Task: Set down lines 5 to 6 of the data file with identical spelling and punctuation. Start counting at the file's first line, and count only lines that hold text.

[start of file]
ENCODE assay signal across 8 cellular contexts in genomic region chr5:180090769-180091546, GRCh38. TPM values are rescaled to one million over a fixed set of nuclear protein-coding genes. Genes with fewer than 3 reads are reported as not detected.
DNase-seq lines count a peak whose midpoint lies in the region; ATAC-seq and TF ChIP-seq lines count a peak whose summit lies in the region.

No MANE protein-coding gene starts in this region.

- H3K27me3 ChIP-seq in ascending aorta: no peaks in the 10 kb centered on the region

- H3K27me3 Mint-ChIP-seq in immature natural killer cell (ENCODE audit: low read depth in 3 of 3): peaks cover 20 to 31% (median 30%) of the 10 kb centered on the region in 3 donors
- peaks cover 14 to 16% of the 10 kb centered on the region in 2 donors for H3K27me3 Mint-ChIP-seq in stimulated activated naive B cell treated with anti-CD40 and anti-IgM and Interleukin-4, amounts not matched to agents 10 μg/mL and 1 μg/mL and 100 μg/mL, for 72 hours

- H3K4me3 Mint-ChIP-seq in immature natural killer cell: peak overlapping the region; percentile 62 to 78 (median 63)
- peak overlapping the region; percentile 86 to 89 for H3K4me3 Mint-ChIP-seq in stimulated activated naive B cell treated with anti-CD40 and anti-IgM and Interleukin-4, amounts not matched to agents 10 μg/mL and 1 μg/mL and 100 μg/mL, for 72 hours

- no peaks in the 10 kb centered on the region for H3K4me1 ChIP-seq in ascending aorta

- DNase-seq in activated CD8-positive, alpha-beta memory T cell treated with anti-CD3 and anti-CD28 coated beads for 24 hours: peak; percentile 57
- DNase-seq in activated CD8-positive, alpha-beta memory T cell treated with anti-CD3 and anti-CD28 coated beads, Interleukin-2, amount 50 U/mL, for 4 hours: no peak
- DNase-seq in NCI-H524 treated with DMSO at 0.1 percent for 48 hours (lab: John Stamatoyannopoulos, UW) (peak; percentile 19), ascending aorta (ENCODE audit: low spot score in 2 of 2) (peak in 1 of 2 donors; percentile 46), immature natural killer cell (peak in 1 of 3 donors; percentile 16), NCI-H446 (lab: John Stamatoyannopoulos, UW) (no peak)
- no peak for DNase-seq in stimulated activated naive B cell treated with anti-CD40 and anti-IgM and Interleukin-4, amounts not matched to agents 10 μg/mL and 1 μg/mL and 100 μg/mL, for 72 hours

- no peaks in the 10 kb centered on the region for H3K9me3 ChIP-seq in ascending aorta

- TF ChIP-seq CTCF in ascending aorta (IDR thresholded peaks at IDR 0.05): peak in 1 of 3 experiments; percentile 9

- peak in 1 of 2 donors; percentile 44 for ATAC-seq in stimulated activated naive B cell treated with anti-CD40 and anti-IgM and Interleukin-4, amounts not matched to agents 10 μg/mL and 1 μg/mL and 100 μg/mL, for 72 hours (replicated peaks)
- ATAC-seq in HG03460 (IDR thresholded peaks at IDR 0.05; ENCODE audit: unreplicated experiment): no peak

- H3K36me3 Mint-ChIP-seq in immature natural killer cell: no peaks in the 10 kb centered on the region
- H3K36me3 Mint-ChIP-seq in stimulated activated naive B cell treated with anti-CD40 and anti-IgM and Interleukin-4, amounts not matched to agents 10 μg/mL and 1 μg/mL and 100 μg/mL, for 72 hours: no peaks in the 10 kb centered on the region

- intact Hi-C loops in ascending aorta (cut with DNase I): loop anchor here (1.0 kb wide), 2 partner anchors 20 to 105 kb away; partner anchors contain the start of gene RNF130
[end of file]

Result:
- H3K27me3 Mint-ChIP-seq in immature natural killer cell (ENCODE audit: low read depth in 3 of 3): peaks cover 20 to 31% (median 30%) of the 10 kb centered on the region in 3 donors
- peaks cover 14 to 16% of the 10 kb centered on the region in 2 donors for H3K27me3 Mint-ChIP-seq in stimulated activated naive B cell treated with anti-CD40 and anti-IgM and Interleukin-4, amounts not matched to agents 10 μg/mL and 1 μg/mL and 100 μg/mL, for 72 hours